i call her ellabellabeautiful. the man with whom i share deepest darkest secrets–and grocery lists, besides–he took one look at her one moonlit evening back on old cape cod and dubbed her, “delicious cupcake.”
it’s a name that sticks.
it’s a name with superb, as they say, gifting opportunities.
why, if i lived next door, which is what i wish right now, i’d bake for her, wee little morsels, all swirled in pink and polka dots. i’d pull them from the oven, mound them deep in frosting, sprinkles, the whole caboodle. then i’d run, barefoot, right next door. to where the screen door slaps. from where her squeals and gurgles come.
i’d bring, oh, yes, itsy-bitsy cupcakes to my itsy-bitsy most delicious cupcake.
if i told you she was perfect, you’d nod and say, oh, yes. all aunties claim perfection. and then you’d maybe roll your eyes. think i wasn’t looking.
ah, but i’d protest. stomp my feets perhaps. i’d insist.
she really is, you see.
there are babies far and wide, i know. but those babies are wont to cry. and pout. and fuss through dinner time.
not delicious cupcake.
she just coos and watches. takes in the world around. folds her hands just so. spends whole long minutes–which in baby time is forever plus two days–weaving one finger in between two others. it’s quite a trick. delicious cupcake.
the most astounding cupcake trick, i’d say, is this one: for three days and three nights i barely left her side, so it’s not like she snuck off to the bathroom, slammed the door and had a real good cry. not like she crawled under the covers and whimpered till the sheets were soggy.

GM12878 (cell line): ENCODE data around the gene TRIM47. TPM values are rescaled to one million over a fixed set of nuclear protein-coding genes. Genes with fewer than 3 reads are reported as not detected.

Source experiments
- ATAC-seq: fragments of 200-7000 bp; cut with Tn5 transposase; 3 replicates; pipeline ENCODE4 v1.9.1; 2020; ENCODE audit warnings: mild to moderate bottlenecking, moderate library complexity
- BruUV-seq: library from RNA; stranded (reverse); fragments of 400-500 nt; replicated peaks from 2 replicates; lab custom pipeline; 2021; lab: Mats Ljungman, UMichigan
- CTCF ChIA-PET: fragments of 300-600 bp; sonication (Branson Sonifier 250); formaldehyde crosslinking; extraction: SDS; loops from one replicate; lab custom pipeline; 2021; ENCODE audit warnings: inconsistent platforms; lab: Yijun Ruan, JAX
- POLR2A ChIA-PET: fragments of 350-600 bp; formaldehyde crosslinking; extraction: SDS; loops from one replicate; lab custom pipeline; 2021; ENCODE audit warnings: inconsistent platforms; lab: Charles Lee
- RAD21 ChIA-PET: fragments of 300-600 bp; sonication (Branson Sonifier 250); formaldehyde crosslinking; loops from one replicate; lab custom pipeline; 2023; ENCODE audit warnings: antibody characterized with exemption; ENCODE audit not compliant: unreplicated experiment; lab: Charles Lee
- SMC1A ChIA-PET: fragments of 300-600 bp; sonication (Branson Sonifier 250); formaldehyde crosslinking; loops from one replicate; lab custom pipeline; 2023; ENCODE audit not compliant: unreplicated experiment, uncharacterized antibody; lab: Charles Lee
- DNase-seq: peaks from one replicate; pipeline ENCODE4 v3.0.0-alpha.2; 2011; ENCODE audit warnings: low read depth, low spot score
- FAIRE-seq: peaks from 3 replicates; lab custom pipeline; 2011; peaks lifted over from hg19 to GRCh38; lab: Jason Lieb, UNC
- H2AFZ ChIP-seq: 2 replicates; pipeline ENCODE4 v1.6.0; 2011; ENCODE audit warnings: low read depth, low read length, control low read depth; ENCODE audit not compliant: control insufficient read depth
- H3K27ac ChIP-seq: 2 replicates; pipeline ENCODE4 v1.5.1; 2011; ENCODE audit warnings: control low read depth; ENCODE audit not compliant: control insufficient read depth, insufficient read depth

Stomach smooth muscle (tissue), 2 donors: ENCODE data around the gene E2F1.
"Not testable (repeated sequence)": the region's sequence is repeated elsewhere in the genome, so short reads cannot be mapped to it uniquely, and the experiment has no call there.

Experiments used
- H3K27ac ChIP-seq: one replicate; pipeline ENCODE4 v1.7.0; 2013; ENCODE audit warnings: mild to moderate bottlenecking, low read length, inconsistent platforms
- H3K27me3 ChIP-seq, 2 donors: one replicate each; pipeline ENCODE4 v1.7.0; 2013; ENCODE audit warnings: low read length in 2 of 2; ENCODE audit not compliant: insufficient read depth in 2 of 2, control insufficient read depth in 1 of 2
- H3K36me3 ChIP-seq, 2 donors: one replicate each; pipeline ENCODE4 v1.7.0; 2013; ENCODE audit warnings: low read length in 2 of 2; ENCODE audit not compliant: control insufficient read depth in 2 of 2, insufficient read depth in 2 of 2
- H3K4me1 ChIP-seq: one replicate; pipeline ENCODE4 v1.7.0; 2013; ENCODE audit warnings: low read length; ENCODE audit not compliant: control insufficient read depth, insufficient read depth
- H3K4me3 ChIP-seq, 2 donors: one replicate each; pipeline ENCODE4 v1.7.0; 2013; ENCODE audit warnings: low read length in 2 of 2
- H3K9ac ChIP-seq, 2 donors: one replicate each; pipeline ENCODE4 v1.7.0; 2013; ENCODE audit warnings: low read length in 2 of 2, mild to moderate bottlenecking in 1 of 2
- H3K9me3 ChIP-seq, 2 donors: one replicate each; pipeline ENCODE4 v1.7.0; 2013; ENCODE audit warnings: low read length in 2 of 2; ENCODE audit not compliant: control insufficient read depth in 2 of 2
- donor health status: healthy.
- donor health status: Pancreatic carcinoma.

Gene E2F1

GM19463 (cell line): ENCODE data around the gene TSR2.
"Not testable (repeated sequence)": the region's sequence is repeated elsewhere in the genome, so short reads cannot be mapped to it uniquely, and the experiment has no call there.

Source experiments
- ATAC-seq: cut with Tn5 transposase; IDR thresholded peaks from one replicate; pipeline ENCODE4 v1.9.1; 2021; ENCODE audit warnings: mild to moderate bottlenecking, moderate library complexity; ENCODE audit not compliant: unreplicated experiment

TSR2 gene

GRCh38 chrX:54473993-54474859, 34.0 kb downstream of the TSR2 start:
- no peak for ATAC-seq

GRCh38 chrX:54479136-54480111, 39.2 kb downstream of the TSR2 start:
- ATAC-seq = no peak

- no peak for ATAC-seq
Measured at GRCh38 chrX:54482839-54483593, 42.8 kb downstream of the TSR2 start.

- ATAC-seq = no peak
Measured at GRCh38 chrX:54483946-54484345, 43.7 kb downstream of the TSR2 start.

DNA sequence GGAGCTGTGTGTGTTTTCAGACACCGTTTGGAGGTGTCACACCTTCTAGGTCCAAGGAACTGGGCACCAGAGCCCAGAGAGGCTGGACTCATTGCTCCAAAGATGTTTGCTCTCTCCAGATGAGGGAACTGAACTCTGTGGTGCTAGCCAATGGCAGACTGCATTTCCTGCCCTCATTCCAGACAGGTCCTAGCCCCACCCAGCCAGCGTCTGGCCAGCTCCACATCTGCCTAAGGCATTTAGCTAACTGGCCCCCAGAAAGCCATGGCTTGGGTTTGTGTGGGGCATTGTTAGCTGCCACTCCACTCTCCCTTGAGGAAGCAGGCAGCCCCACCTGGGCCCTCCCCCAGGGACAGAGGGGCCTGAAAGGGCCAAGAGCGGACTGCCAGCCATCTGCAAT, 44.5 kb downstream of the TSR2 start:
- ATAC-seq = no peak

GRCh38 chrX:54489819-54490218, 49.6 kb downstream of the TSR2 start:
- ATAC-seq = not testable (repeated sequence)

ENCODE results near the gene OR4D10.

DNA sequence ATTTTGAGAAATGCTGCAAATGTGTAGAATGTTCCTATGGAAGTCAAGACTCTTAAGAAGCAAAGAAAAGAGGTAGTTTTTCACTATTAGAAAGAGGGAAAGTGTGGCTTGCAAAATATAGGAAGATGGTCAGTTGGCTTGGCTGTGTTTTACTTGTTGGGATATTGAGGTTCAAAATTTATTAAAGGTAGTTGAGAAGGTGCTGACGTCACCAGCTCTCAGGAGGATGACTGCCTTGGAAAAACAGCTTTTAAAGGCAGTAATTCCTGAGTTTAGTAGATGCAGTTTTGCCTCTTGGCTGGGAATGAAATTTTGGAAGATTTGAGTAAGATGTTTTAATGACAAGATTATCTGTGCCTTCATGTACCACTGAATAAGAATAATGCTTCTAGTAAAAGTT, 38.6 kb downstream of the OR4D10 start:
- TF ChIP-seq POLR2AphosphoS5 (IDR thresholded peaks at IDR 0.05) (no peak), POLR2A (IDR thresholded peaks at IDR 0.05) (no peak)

i tell you, that baby did not cry.
now crying, for most little humans, is just a part of what they do. a big part. a straight-through-dinner-and-on-into-nighttime part. they cry and cry and cry. till your arms shake. till your wits are at the very end. till you consider looking for the warranty, seeing if perhaps there’s a clause for refunds and returns.
but not cupcake.
cupcake, in a house full of big people who would have noticed just a peep, well she is altogether something more (yes, i said it: more. it’s auntie’s privilege to claim superlatives and not call it boasting).
she is that rare mellow baby girl who doesn’t raise her voice in protest. ever.
she seems to understand she won the baby lottery. she’s got a mama and a papa who would make you, too, a cooing, charming wonder.
they play the flute to her. they sing to her. they rock her in their arms. she drinks her mama’s milk. lets it dribble down her chin.
they hold her up to see the stars. take her strolling in the garden. already, she knows a black-eyed susan. and a sweetpea. and she’s just barely four months old.
i cried and kissed her goodbye after three fine summer days. but, oh, for the height of my summer’s ecstasy, she’s what i did–wholly, and deliciously–on my summer’s vacation.
this is but a travel postcard. i could write volumes on the subject of her holiness, her deliciousness. i could write of how i ache to be so far, far away from her. to know, every single day, that i am missing the miracle of her unfolding. but i am merely leaving a morsel in our trail. she is a love, plain and simple. and perfectly. delicious cupcake, yes.
what did you do–who did you meet–on your summer’s vacation?